Thursday, December 22, 2005

FISA Court Judges: WTF?

Judges on Surveillance Court To Be Briefed on Spy Program

By Carol D. Leonnig and Dafna Linzer
Washington Post Staff Writers
Thursday, December 22, 2005; A01

The presiding judge of a secret court that oversees government surveillance in espionage and terrorism cases is arranging a classified briefing for her fellow judges to address their concerns about the legality of President Bush's domestic spying program, according to several intelligence and government sources.

Several members of the Foreign Intelligence Surveillance Court said in interviews that they want to know why the administration believed secretly listening in on telephone calls and reading e-mails of U.S. citizens without court authorization was legal. Some of the judges said they are particularly concerned that information gleaned from the president's eavesdropping program may have been improperly used to gain authorized wiretaps from their court.

"The questions are obvious," said U.S. District Judge Dee Benson of Utah. "What have you been doing, and how might it affect the reliability and credibility of the information we're getting in our court?"

Such comments underscored the continuing questions among judges about the program, which most of them learned about when it was disclosed last week by the New York Times. On Monday, one of 10 FISA judges, federal Judge James Robertson, submitted his resignation -- in protest of the president's action, according to two sources familiar with his decision. He will maintain his position on the U.S. District Court here.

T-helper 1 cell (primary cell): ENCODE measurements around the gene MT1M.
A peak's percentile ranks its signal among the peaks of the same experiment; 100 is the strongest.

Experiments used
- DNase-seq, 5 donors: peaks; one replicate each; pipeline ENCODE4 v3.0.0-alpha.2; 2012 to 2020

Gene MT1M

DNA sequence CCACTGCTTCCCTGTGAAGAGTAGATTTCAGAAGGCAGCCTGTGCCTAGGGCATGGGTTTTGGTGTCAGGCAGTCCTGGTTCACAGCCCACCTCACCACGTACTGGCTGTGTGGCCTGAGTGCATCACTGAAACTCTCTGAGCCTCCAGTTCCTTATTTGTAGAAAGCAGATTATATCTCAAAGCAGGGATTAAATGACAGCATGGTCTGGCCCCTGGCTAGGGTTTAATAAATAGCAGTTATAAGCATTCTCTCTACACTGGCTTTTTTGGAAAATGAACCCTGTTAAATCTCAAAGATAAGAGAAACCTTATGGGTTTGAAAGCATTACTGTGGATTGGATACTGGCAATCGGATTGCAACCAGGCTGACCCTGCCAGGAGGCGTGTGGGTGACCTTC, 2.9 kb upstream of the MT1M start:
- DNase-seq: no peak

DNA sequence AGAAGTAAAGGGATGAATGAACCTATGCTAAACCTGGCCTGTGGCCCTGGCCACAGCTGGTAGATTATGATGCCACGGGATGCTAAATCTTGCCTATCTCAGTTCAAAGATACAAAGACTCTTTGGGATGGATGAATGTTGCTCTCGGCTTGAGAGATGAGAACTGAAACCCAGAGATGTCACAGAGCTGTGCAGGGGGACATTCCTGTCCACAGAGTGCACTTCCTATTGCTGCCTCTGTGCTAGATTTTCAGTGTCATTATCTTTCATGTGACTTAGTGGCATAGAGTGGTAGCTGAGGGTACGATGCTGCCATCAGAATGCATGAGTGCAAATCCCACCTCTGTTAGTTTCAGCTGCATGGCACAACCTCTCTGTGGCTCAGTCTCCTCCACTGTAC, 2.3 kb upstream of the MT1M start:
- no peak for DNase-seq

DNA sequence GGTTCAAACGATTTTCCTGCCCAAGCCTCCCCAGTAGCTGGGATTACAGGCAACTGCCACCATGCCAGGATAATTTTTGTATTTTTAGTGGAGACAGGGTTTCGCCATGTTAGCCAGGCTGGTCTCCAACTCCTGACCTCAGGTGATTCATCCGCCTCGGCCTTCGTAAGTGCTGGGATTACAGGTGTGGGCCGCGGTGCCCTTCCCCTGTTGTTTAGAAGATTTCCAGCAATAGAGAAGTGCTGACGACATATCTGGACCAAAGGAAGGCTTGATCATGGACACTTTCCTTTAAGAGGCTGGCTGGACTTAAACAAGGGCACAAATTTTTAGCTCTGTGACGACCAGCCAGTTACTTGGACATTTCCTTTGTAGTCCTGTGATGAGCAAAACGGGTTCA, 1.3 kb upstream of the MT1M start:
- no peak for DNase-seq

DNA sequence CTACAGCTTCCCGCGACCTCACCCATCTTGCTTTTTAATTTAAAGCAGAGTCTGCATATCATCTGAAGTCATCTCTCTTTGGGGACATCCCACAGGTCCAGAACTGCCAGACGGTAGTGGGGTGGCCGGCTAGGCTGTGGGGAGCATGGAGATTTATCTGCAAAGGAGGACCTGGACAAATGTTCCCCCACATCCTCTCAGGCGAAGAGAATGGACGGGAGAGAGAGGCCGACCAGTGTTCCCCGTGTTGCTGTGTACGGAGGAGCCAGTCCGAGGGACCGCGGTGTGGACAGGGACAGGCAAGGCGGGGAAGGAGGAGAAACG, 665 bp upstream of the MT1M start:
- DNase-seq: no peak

Other judges contacted yesterday said they do not plan to resign but are seeking more information about the president's initiative. Presiding Judge Colleen Kollar-Kotelly, who also sits on the U.S. District Court for the District of Columbia, told fellow FISA court members by e-mail Monday that she is arranging for them to convene in Washington, preferably early next month, for a secret briefing on the program, several judges confirmed yesterday.

Two intelligence sources familiar with the plan said Kollar-Kotelly expects top-ranking officials from the National Security Agency and the Justice Department to outline the classified program to the members.

The judges could, depending on their level of satisfaction with the answers, demand that the Justice Department produce proof that previous wiretaps were not tainted, according to government officials knowledgeable about the FISA court. Warrants obtained through secret surveillance could be thrown into question. One judge, speaking on the condition of anonymity, also said members could suggest disbanding the court in light of the president's suggestion that he has the power to bypass the court.

The highly classified FISA court was set up in the 1970s to authorize secret surveillance of espionage and terrorism suspects within the United States. Under the law setting up the court, the Justice Department must show probable cause that its targets are foreign governments or their agents. The FISA law does include emergency provisions that allow warrantless eavesdropping for up to 72 hours if the attorney general certifies there is no other way to get the information.

Still, Bush and his advisers have said they need to operate outside the FISA system in order to move quickly against suspected terrorists. In explaining the program, Bush has made the distinction between detecting threats and plots and monitoring likely, known targets, as FISA would allow.

READ ON

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